Riesling. From its birthplace in Germany, Riesling retains its lean precision. Do you like a racy lime or lemon flavour full of wake-me-up crispness? Then go for a cooler climate Riesling. In my area, the Okanagan, (Canada) we can create some lovely crisp, citrusy Rieslings with such pronounced minerality that you think that you are smelling rain. On a year when the grapes have had the heat and hang time we’re seeing some stone fruit and even some pineapple. Riesling can also take on an interesting petrol note (yep, gasoline) and that isn’t for everyone but those who like it seek it out.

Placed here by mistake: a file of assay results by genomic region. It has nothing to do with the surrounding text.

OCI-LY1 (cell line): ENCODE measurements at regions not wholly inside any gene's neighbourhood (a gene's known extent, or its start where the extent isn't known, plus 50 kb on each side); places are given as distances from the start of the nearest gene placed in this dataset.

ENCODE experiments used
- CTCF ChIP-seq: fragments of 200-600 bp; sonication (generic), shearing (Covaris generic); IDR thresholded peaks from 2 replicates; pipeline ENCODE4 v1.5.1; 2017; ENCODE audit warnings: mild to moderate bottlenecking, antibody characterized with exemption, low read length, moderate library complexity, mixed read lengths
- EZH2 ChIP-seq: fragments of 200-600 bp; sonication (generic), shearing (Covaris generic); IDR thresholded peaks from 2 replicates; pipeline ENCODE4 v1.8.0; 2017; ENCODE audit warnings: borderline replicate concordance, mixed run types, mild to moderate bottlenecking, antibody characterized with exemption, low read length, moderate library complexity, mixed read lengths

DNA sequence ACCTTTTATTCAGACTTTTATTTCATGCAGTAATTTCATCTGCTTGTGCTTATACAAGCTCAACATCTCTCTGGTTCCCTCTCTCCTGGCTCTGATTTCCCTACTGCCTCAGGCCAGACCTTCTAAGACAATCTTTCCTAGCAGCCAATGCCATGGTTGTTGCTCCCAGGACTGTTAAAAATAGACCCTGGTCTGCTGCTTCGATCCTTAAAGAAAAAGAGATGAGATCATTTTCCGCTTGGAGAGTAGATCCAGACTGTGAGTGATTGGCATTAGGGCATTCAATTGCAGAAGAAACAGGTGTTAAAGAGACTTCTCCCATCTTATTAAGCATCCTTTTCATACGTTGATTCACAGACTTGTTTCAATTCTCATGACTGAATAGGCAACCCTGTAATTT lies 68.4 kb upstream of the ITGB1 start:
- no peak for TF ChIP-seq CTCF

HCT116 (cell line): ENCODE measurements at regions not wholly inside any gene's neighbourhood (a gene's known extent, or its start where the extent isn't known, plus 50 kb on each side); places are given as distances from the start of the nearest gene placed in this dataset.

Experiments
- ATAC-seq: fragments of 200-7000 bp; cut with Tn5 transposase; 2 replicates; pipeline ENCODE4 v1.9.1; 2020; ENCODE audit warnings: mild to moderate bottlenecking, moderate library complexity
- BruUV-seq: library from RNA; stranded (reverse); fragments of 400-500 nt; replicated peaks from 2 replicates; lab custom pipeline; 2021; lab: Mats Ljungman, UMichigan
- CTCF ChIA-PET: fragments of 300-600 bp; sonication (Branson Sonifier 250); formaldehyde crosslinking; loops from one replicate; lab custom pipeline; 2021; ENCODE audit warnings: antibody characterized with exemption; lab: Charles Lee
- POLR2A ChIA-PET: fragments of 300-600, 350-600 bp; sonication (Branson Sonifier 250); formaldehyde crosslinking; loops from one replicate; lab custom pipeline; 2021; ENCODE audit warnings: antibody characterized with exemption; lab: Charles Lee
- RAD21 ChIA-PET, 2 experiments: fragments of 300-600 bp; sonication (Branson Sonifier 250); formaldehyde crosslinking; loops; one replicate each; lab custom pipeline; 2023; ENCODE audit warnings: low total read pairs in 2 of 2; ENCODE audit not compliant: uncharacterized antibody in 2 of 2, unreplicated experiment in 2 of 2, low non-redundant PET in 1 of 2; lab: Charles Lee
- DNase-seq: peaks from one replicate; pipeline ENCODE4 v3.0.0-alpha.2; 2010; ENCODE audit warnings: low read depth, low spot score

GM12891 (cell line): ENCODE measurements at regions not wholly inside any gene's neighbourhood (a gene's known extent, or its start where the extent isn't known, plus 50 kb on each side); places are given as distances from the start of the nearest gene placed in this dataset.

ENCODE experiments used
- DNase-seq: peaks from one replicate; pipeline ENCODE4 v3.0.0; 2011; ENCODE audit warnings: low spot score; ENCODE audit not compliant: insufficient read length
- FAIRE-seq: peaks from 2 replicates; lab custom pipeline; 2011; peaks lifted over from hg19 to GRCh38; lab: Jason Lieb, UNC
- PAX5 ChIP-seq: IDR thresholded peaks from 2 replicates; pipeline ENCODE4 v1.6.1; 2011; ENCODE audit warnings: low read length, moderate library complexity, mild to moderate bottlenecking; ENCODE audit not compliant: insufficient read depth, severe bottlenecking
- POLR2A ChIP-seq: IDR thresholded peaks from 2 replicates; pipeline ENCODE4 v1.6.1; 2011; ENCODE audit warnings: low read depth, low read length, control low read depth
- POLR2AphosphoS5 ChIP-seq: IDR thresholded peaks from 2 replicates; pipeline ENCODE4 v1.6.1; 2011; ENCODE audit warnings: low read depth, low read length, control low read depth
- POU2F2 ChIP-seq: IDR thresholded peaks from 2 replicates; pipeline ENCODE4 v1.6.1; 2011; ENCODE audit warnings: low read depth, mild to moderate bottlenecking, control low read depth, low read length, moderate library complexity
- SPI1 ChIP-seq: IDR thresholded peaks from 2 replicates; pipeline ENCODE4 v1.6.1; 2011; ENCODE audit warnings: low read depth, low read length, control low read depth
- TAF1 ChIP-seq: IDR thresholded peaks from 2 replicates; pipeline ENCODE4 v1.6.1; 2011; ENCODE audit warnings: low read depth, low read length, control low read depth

Riesling has a rep of being a sweet wine which isn’t fair. It can be sweet, for sure, but if you like it dry, which is the style in my wine region, then just look for the word “Dry” or check the reviews on the wine that you have your eye on. If you are getting a wine from the famous region of Alsace ($31), it will most likely to be dry and if you are getting some German ($185 for a half bottle) Riesling, look for the word “trocken”. When you see the word, “Auslese” it means, “out of harvest” or a later harvest. In a wine like this you can look for the flavours of stewed pears, some tropical notes and apples.
No matter how sweet you like it, a nice chill glass of Riesling will put you in the right mood to be exact; like when you are reading instructions, a technical manual or setting up your taxes.